Dressed in a sharp new suit, Kia's second generation Cee'd certainly looks the part, but there's also substance to match the style.
European by Design
Currently undergoing a brand transformation the magnitude of which is rarely seen in the automotive world, Kia believe that the second generation Cee'd showcases everything the company knows about automotive design. It's not hard to tell, either.
The 2012 Cee'd marks an aesthetic improvement over the original car that could have easily taken sixteen years instead of six, and even that wasn't exactly a bad looking car. Chief Design Officer Peter Schreyer's arrival from Volkswagen came a little late to influence the first generation car, but now, along with Kia's European design chief Gregory Guillaume, the pair have injected a marked and decisive design language into Kia's popular hatchback.
Narrower and lower than its predecessor, the new Cee'd also sits closer to ground. It's sporty intentions are emphasized further by steeply raked A-pillars and cab-forward stance that immediately sets it apart from its C-segment rivals. The Cee'd's sportier stance can also be attributed to the significant widening of both the front (17mm) and rear (32mm) tracks.
Something that Schreyer is particularly proud of is that this production car so closely resembles the original clay model. This is because the design team originally spent “more time working on the proportions than the details”, said Guilliaume before this year's Geneva Motor Show. “We believe in getting the proportions, volumes and surfacing right. If you achieve that, it speaks for itself in the manner of a simple black cocktail dress”.
Kia have also spent over 100 hours with the Cee'd in the wind tunnel – something that has helped contribute to it's impressively low drag-coefficient of 0.30 (for reference, Porsche's slippery new 911 has a Cd of 0.29). The front and rear lights bear the fruit of these hours in the wind tunnel, both featuring sculpted plastic lenses designed to guide air around and off the car. The crease in the rear light even flows into the metal rear three-quarter panel, such is Kia's uncompromising approach to designing this car.
Attracting the most attention, and winning the plaudits, is the Cee'd's heavily revised front graphic. Featuring Kia's latest interpretation of the 'tiger-nose' grille, the front graphic also features wrap-around headlights which house tasteful daytime running LED strips. The bonnet sports two character lines that flow into the A-pillar from the grille – one following the curvature of the headlights and the other mirroring it further out into the bonnet panel. Details like these make the Cee'd worthy of praise, and combined they add up to make the car fluent and well very resolved.
In comparison to the front, the rear graphic is strangely uninspiring. A raked rear-windscreen continues the sporty trend and, thankfully, there's no gargantuan black plastic bumper either. But the Cee'd's ovoid derrière is cumbersome in regard to the car's chiseled snout, and that's a shame, because the Cee'd is so nearly comprehensively brilliant to look at.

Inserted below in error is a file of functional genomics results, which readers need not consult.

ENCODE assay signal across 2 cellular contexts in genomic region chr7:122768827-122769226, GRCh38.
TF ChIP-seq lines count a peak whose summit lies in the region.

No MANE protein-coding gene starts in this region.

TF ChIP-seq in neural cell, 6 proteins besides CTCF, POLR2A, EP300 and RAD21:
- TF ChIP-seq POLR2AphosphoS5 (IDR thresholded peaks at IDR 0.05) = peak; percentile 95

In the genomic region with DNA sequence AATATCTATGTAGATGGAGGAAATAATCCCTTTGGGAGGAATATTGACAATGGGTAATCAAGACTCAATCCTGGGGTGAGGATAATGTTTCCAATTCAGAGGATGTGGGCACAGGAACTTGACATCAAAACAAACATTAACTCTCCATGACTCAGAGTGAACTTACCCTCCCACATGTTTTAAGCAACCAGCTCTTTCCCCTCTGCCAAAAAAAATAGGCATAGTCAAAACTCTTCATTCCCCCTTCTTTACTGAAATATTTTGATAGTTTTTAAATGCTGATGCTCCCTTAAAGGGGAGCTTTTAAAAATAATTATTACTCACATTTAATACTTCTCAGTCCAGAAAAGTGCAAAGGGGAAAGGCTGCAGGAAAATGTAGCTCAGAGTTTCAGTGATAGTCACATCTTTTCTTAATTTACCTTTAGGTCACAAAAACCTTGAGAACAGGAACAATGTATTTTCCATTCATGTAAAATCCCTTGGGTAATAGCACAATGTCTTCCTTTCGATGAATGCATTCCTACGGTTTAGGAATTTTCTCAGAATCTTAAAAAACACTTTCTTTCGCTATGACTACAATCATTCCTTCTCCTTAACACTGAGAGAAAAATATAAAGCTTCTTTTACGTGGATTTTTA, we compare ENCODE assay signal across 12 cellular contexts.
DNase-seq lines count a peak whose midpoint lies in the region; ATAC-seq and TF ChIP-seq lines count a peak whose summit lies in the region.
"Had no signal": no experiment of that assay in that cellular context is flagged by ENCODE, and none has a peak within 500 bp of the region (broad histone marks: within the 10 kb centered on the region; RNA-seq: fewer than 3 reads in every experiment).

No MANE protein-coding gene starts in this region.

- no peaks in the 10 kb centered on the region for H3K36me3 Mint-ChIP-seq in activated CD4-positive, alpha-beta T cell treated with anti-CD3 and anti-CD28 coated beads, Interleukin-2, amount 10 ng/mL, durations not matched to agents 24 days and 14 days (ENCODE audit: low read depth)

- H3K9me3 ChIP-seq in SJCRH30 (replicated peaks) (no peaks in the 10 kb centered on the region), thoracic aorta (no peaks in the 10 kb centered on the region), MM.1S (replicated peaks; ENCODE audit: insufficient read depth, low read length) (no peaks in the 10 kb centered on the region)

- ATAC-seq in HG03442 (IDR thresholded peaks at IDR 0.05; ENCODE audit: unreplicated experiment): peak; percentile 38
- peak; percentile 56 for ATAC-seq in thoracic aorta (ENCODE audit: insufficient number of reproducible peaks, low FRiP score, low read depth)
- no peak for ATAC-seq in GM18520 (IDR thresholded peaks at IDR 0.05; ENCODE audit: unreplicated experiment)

A wedge-like silhouette, combined with a low belt-line and aggressive stance lend the Cee'd an unexpected vibe of authority and competence, and it should be regarded as a major coup that Kia have aesthetically upstaged many of their more prestigious rivals with a bold and individual design.
Kia's Ecodynamics technology make this 1.6-litre CRDi the most environmentally friendly Cee'd currently at market. Fitted with ISG, Kia's stop/start system, CO2 emissions are just 100g/km and fuel economy of 65mpg can be reached on a day-to-day basis. And whilst 100g/km CO2 emissions are no longer exceptional, the 1.6-litre engine still manages to produce 126bhp, which compares favorably with rivals. Although a little gruff, the 4-cylinder diesel engine is a strong powerplant with plenty of torque. The overall driving experience, however, is unreservedly inert.
Kia's environmental efforts extend further than the machinery, however, and the company's policy of building cars in the markets where they will be sold reduces the distance that finished cars have to be transported. Furthermore, 75% of the parts used in the plant that makes the Cee'd in Žilina, in the Upper Vah region of Slovakia, are sourced from within Western Europe.
At just £18,295, the combination of striking good looks, an honest and well-built interior, and competitive economy make the Cee'd a compelling package as a spacious 5-door hatchback. Kia still have a little way to go, mainly in terms of driver involvement, before they can genuinely be mentioned in the same sentence as Volkswagen and Ford's engaging Focus, but if the established brands haven't yet felt Korean breath on their necks, they certainly do now.
Kia Cee'd 1.6 CRDi '2'
Engine: 1582cc 4-cyl diesel Power: 126bhp @ 4000rpm Torque: 192ft lb @ 1900 0-60mph: 11.5s Top speed: 122mph CO2 emissions: 100g/km Fuel economy: 74.3mpg combined Price: £18,295
You may also like...